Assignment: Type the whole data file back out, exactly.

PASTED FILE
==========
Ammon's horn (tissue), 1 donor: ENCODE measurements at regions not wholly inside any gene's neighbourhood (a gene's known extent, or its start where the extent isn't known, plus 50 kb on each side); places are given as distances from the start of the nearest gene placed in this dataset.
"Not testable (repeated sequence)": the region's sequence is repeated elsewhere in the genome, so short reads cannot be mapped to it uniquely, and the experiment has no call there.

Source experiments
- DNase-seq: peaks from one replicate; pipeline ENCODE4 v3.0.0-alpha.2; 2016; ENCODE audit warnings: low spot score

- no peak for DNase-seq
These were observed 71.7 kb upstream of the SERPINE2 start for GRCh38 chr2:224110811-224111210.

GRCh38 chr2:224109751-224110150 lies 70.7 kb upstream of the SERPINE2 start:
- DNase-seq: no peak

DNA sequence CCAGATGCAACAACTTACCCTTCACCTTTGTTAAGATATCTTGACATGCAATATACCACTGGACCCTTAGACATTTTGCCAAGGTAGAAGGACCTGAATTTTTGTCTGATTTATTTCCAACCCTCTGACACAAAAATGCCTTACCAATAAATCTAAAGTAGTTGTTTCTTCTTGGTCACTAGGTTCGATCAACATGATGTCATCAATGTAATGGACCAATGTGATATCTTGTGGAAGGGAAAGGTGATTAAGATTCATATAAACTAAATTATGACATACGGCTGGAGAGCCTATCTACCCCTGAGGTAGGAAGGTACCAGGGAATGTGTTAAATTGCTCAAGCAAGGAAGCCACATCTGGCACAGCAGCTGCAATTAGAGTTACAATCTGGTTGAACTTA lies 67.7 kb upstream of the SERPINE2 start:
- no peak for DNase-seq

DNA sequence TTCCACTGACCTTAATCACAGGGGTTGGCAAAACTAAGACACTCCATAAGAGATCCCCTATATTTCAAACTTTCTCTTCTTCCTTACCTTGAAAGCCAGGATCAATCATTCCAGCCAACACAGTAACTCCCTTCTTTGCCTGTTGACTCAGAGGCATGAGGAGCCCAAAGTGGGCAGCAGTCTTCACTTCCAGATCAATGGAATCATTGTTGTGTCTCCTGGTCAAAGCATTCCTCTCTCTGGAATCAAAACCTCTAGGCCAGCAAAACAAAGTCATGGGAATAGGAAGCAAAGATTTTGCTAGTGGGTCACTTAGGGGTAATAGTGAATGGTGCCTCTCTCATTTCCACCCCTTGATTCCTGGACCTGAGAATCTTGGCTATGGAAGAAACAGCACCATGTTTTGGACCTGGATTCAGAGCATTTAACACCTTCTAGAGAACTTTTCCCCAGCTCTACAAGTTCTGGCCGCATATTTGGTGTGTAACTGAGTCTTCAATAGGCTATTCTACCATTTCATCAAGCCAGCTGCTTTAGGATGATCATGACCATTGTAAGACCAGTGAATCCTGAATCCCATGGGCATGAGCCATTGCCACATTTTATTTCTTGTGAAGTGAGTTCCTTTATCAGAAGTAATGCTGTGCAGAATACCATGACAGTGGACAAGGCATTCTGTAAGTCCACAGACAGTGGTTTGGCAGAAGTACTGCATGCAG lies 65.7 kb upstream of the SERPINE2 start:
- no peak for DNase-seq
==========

Ammon's horn (tissue), 1 donor: ENCODE measurements at regions not wholly inside any gene's neighbourhood (a gene's known extent, or its start where the extent isn't known, plus 50 kb on each side); places are given as distances from the start of the nearest gene placed in this dataset.
"Not testable (repeated sequence)": the region's sequence is repeated elsewhere in the genome, so short reads cannot be mapped to it uniquely, and the experiment has no call there.

Source experiments
- DNase-seq: peaks from one replicate; pipeline ENCODE4 v3.0.0-alpha.2; 2016; ENCODE audit warnings: low spot score

- no peak for DNase-seq
These were observed 71.7 kb upstream of the SERPINE2 start for GRCh38 chr2:224110811-224111210.

GRCh38 chr2:224109751-224110150 lies 70.7 kb upstream of the SERPINE2 start:
- DNase-seq: no peak

DNA sequence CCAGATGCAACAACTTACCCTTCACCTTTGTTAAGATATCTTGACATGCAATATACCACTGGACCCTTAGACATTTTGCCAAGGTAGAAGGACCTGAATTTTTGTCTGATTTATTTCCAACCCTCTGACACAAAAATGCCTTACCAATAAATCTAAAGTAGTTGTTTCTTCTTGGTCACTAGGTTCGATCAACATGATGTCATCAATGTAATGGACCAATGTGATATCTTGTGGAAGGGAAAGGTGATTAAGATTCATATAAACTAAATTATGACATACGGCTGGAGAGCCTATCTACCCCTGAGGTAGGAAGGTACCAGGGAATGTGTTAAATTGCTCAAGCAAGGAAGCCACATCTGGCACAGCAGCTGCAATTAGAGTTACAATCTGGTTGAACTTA lies 67.7 kb upstream of the SERPINE2 start:
- no peak for DNase-seq

DNA sequence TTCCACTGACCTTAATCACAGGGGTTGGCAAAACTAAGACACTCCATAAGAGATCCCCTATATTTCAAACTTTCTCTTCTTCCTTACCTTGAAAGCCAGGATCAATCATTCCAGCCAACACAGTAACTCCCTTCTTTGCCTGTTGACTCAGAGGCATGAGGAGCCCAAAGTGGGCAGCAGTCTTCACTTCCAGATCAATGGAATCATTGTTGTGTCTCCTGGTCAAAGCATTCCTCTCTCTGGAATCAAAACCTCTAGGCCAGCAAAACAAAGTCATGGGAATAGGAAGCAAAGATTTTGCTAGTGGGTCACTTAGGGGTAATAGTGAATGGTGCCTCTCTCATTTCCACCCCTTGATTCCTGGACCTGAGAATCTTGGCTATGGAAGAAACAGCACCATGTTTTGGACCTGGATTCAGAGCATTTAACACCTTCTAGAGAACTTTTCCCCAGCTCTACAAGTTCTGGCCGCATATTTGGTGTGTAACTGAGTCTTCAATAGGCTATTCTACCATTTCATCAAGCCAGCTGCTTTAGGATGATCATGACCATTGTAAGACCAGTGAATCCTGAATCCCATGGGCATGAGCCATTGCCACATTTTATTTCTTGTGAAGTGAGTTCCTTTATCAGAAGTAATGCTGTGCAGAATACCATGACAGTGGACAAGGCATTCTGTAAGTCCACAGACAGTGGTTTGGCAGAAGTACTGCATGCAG lies 65.7 kb upstream of the SERPINE2 start:
- no peak for DNase-seq